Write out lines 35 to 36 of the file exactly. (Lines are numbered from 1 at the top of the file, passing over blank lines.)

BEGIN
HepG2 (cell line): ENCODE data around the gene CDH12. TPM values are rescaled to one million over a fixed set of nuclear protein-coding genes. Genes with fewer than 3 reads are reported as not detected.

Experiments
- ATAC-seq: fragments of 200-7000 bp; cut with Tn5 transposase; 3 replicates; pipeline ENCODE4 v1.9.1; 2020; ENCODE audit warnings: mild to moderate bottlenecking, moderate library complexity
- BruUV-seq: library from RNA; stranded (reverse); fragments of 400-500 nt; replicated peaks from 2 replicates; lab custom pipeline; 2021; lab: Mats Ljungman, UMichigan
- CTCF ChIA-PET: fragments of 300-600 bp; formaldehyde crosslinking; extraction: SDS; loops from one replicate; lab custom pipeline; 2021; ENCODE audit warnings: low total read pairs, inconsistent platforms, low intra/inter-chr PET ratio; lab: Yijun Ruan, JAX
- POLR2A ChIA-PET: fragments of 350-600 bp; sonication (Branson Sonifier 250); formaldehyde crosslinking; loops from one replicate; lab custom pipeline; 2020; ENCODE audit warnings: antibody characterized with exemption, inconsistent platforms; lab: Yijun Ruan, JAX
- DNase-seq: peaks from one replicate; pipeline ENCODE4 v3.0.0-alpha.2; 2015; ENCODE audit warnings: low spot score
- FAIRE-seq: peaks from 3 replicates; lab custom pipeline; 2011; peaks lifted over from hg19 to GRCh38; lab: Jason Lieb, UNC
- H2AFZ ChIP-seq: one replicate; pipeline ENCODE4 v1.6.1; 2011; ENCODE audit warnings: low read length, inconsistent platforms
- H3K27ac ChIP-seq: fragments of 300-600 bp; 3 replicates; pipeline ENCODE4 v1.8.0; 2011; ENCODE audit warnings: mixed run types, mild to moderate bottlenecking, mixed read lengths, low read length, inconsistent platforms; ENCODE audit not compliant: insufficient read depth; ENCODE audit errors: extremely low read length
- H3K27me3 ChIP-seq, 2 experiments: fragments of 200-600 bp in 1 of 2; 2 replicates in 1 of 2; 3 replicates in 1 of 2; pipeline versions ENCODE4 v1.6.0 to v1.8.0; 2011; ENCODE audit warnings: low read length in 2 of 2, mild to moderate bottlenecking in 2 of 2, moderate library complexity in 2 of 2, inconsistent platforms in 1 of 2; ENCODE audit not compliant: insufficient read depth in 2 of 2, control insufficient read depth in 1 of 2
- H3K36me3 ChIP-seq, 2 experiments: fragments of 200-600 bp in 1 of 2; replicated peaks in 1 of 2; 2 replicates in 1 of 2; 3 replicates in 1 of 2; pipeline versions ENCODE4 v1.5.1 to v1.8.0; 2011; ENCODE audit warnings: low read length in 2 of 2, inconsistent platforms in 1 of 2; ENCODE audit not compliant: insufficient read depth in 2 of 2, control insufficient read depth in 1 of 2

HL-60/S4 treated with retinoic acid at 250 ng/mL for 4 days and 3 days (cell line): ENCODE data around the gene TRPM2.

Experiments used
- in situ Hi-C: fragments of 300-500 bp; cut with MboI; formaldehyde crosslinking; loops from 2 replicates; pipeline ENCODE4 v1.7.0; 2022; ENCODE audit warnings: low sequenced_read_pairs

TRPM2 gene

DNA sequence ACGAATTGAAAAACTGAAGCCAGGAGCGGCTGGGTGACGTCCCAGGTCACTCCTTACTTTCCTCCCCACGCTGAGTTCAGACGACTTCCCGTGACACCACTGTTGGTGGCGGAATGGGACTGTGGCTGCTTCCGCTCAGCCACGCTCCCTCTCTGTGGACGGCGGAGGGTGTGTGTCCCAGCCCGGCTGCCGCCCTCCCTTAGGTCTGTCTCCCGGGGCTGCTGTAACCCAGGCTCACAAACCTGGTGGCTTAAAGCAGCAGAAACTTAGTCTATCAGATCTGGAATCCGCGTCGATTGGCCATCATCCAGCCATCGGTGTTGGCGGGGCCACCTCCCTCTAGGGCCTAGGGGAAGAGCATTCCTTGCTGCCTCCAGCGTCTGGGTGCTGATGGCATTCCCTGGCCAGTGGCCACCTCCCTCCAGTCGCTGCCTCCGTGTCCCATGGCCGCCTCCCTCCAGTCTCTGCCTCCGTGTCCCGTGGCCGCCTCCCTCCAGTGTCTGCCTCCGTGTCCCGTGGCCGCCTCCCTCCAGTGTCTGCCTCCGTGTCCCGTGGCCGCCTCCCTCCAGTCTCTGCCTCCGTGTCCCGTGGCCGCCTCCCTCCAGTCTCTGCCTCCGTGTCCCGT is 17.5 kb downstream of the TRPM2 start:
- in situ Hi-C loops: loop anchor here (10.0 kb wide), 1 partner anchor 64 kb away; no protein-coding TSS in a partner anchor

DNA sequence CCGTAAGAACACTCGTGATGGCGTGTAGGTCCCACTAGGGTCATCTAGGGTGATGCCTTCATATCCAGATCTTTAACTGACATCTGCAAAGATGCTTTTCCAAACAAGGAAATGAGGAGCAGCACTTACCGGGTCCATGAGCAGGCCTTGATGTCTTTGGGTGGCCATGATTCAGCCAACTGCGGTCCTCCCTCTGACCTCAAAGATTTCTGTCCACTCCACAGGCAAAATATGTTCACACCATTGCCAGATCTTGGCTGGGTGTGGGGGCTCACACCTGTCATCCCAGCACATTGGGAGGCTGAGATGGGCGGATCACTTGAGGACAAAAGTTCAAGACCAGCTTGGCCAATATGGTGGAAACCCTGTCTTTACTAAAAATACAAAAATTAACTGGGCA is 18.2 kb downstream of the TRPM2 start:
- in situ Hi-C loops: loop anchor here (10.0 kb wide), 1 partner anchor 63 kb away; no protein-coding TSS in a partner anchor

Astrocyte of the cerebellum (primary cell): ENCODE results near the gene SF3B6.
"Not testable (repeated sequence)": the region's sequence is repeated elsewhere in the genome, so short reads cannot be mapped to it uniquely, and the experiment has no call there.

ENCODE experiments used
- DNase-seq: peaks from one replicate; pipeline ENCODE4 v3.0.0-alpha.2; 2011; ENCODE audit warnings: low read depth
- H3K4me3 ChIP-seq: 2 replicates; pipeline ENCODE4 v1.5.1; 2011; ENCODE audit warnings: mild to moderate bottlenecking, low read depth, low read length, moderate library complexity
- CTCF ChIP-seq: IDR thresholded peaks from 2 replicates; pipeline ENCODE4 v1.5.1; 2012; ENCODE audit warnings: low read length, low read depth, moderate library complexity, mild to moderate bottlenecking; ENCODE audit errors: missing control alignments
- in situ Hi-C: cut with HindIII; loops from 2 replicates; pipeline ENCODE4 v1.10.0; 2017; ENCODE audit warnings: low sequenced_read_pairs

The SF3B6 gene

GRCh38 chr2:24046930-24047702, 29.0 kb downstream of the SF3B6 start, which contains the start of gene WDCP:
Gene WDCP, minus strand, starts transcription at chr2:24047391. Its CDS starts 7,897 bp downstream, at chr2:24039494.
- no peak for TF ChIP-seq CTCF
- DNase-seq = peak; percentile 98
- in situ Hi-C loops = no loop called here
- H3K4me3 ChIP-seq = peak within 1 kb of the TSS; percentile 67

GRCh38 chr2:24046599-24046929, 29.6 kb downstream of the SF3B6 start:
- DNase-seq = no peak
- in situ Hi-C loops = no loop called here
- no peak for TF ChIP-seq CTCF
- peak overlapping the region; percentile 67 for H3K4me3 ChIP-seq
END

GRCh38 chr2:24046599-24046929, 29.6 kb downstream of the SF3B6 start:
- DNase-seq = no peak